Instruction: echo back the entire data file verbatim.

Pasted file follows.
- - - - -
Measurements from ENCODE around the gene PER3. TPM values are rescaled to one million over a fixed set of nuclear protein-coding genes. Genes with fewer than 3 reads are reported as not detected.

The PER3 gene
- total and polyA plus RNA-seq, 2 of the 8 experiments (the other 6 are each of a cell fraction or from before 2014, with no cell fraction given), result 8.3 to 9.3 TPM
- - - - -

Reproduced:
Measurements from ENCODE around the gene PER3. TPM values are rescaled to one million over a fixed set of nuclear protein-coding genes. Genes with fewer than 3 reads are reported as not detected.

The PER3 gene
- total and polyA plus RNA-seq, 2 of the 8 experiments (the other 6 are each of a cell fraction or from before 2014, with no cell fraction given), result 8.3 to 9.3 TPM